NOTE TO EDUCATORS: The movie featured in this lesson plan contains depictions of suffering and punishment endured by innocent victims. Due to the sensitivity of this topic, consider previewing the movies before showing it to the class.

In this lesson plan, adaptable for grades 3-12, students explore BrainPOP features and resources to learn about the Salem Witch Trials. Students then write an editorial or produce a video editorial persuading the people of Salem to put an end to the witch trials.  

Students will:

  1. Brainstorm what they know about the Salem Witch Trials.
  2. Watch a BrainPOP movie about the Salem Witch Trials.
  3. Use the Make-a-Map tool to identify evidence for putting an end to the trials.
  4. Write an editorial (or produce a video editorial) persuading the people of Salem to put an end to the witch trials.


  • Internet access for BrainPOP
  • Interactive whiteboard
  • Sample persuasive editorial from local or national newspaper


Preview the BrainPOP movie Salem Witch Trials to plan for any adaptations.  Make copies of sample editorial for the whole class. Assign the Salem Witch Trials Make-a-Map.

Lesson Procedure:

  1. Write “Salem Witch Trials” on the board. Ask students what they know, if anything, about this tragic period in U.S. history. Allow time for students to share, jotting their ideas on the board. Younger students may not know anything about it, which is ok. You can ask them to make guesses of what it was about.
  2. Project the BrainPOP movie Salem Witch Trials on the whiteboard. Read aloud, or have a volunteer read the summary of the Salem Witch Trials movie that appears under the player.  
  3. Now show the Salem Witch Trial movie to the whole class on the whiteboard or other large display. Turn on the closed caption option to aid in comprehension.
  4. After watching the movie, distribute the sample editorial you brought in. Ask students if they know what an editorial is, and allow time for them to respond. Follow up by explaining that an editorial is an article written by someone on the staff of a newspaper or other publication that express the publication’s opinion about a current issue or topic, often with the purpose of persuading readers to think or act in a certain way. Point out that for an editorial to be persuasive, the writer needs to support the opinion with evidence, such as facts, reasons, and/or examples. Allow time for students to read the sample editorial, or invite a volunteer to read it aloud.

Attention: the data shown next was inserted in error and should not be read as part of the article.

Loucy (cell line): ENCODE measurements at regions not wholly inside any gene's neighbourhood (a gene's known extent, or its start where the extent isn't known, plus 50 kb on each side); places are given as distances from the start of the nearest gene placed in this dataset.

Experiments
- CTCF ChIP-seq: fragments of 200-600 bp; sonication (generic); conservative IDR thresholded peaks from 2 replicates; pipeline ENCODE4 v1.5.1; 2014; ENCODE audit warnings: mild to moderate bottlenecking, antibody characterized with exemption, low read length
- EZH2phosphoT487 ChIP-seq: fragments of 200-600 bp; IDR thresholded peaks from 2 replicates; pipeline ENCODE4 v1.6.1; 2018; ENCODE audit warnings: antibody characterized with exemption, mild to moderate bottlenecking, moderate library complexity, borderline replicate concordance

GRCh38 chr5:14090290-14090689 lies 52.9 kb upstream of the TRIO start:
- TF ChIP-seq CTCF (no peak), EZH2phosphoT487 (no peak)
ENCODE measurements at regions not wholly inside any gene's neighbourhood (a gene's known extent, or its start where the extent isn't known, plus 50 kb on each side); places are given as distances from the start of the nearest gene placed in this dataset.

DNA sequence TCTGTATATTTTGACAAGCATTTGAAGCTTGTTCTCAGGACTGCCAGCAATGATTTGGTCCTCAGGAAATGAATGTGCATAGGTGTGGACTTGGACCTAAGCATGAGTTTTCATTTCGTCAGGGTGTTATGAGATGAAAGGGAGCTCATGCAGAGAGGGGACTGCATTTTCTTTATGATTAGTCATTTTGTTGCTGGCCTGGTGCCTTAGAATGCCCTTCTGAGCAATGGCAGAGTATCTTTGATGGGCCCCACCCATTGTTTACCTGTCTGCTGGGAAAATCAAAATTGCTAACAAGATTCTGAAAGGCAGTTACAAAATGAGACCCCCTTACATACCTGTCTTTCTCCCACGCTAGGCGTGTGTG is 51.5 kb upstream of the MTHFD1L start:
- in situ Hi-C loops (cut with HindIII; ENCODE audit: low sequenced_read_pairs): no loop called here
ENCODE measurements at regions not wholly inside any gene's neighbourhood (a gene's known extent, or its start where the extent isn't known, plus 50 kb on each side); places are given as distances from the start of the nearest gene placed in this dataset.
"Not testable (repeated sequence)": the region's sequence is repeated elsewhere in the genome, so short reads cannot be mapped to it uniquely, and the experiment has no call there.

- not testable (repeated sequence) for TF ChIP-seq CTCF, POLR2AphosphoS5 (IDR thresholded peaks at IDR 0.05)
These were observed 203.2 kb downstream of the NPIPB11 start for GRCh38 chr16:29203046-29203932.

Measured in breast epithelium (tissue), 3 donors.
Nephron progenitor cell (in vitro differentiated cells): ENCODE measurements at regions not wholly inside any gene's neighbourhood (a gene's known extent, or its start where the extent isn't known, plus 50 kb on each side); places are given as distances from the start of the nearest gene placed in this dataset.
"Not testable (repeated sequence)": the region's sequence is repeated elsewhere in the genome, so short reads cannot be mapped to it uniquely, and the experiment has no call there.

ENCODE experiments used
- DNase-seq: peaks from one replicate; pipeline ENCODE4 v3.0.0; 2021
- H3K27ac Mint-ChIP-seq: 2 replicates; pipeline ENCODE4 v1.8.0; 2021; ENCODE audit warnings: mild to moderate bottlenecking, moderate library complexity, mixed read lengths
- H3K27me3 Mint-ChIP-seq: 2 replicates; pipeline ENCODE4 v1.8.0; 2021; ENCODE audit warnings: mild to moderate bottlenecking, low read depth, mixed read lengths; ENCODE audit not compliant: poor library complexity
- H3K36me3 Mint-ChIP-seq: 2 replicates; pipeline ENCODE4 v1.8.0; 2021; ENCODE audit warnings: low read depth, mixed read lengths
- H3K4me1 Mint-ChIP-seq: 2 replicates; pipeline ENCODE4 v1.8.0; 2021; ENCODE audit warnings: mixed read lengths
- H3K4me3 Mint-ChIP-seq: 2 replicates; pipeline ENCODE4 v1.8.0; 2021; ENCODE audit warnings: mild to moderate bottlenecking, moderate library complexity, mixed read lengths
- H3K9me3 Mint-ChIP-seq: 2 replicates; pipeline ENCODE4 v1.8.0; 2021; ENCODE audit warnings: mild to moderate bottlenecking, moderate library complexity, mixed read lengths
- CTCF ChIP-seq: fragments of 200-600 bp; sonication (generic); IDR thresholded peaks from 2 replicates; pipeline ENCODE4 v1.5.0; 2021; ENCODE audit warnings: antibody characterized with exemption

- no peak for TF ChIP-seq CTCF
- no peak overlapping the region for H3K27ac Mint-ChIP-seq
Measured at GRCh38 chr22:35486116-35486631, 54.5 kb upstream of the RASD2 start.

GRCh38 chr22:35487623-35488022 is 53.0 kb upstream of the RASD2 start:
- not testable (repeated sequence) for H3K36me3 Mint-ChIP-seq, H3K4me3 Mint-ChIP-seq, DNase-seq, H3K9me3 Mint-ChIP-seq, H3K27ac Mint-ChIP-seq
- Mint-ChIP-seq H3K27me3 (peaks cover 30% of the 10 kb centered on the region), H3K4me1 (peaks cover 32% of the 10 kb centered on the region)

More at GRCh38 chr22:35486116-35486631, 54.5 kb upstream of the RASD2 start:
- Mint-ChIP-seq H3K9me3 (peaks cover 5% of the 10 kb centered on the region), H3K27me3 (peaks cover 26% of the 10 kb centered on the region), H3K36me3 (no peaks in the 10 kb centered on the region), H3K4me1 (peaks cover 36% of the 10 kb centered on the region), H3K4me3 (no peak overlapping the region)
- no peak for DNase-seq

5. Tell students that today they will write an editorial (or produce a video editorial) from the point of view of a journalist living at the time of the Salem Witch Trials. The goal of the editorial is to persuade the people of Salem to stop their witch trial immediately.
  6. Remind students that to make their argument persuasive, they need to support it with evidence. Have students open their Make-a-Map assignments, or just open Salem Witch Trial Make-a-Map.  Explain that they will watch the movie again, within Make-a-Map, to identify evidence to support the argument that the witch trials should end. Circulate as students work, helping as needed.  
  7. Once students complete their maps, instruct them to write their editorials, using evidence from their Make-a-Maps to support their arguments. Also encourage them to use the editorials you distributed as a model for how to write an editorial. Alternatively students can use Make-a-Movie to produce video editorials.
  8. Finally, have students swap editorials with someone else in the class and instruct them to edit each other’s articles for clarity, grammar, accuracy, etc. Or, if students have produced video editorials, they can share those with each other.

Extension Activities:

Display the Salem Witch Trials topic page on the whiteboard. Scroll down to the four related topics. Initiate a class discussion about how each of the four topics is related to the Salem Witch Trials topic.
Filed as:  Salem Witch Trials